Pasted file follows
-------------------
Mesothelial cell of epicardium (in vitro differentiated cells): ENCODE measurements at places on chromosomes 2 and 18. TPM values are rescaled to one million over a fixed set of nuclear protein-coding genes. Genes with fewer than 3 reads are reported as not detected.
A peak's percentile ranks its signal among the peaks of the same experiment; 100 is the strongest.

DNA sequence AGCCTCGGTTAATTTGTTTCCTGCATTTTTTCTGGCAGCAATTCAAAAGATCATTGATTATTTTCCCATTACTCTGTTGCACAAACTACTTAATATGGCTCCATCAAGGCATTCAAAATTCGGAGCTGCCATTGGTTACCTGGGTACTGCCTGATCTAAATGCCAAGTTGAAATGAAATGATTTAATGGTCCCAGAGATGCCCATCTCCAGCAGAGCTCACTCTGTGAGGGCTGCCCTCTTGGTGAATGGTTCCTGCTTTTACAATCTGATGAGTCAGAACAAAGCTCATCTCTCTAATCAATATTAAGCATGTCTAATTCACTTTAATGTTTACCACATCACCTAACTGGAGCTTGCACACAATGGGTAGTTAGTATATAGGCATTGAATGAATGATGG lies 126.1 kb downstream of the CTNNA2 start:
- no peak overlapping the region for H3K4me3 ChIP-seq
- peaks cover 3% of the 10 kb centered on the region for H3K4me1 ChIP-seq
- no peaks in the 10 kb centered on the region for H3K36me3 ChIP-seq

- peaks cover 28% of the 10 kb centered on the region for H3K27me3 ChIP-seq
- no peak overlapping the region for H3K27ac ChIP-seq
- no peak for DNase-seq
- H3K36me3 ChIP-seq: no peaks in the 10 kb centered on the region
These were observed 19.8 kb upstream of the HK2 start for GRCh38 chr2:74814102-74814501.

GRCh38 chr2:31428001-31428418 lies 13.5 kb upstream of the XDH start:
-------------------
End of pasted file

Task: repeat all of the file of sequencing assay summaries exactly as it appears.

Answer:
Mesothelial cell of epicardium (in vitro differentiated cells): ENCODE measurements at places on chromosomes 2 and 18. TPM values are rescaled to one million over a fixed set of nuclear protein-coding genes. Genes with fewer than 3 reads are reported as not detected.
A peak's percentile ranks its signal among the peaks of the same experiment; 100 is the strongest.

DNA sequence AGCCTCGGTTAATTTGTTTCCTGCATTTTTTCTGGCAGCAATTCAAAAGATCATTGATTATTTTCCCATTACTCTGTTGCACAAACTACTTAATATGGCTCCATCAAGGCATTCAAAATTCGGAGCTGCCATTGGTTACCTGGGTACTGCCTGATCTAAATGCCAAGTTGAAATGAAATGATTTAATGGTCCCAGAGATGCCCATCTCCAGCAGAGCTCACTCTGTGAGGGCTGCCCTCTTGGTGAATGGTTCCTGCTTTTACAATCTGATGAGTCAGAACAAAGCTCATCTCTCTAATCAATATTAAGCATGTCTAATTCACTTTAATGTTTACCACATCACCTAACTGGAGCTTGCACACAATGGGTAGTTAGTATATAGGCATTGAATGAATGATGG lies 126.1 kb downstream of the CTNNA2 start:
- no peak overlapping the region for H3K4me3 ChIP-seq
- peaks cover 3% of the 10 kb centered on the region for H3K4me1 ChIP-seq
- no peaks in the 10 kb centered on the region for H3K36me3 ChIP-seq

- peaks cover 28% of the 10 kb centered on the region for H3K27me3 ChIP-seq
- no peak overlapping the region for H3K27ac ChIP-seq
- no peak for DNase-seq
- H3K36me3 ChIP-seq: no peaks in the 10 kb centered on the region
These were observed 19.8 kb upstream of the HK2 start for GRCh38 chr2:74814102-74814501.

GRCh38 chr2:31428001-31428418 lies 13.5 kb upstream of the XDH start: